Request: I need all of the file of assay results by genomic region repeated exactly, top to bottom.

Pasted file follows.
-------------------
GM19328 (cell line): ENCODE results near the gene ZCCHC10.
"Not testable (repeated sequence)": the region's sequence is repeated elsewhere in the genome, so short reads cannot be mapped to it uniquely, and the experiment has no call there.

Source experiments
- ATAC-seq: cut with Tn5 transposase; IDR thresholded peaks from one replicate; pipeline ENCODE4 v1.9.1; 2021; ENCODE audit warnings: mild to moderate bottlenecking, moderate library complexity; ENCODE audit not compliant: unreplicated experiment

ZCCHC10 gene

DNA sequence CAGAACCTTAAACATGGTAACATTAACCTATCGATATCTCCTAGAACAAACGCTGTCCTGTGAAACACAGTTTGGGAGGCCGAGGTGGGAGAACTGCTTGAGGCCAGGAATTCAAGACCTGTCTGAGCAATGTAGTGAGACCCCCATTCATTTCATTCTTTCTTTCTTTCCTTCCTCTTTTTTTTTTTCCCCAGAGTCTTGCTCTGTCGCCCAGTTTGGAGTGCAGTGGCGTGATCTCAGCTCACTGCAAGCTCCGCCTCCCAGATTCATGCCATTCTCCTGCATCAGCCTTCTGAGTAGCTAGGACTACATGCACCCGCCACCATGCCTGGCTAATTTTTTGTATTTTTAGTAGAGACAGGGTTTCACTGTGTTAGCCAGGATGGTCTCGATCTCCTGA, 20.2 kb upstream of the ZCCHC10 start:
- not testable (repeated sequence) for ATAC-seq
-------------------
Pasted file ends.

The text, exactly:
GM19328 (cell line): ENCODE results near the gene ZCCHC10.
"Not testable (repeated sequence)": the region's sequence is repeated elsewhere in the genome, so short reads cannot be mapped to it uniquely, and the experiment has no call there.

Source experiments
- ATAC-seq: cut with Tn5 transposase; IDR thresholded peaks from one replicate; pipeline ENCODE4 v1.9.1; 2021; ENCODE audit warnings: mild to moderate bottlenecking, moderate library complexity; ENCODE audit not compliant: unreplicated experiment

ZCCHC10 gene

DNA sequence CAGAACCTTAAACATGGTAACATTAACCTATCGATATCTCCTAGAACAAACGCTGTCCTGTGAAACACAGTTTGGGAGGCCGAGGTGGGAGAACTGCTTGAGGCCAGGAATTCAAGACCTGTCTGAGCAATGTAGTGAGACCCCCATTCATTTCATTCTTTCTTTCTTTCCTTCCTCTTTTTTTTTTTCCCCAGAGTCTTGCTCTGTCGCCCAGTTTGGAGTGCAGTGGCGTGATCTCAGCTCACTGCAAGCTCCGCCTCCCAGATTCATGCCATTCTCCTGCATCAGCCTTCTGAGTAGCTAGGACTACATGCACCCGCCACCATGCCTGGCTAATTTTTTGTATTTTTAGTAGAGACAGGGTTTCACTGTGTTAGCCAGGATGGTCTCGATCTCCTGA, 20.2 kb upstream of the ZCCHC10 start:
- not testable (repeated sequence) for ATAC-seq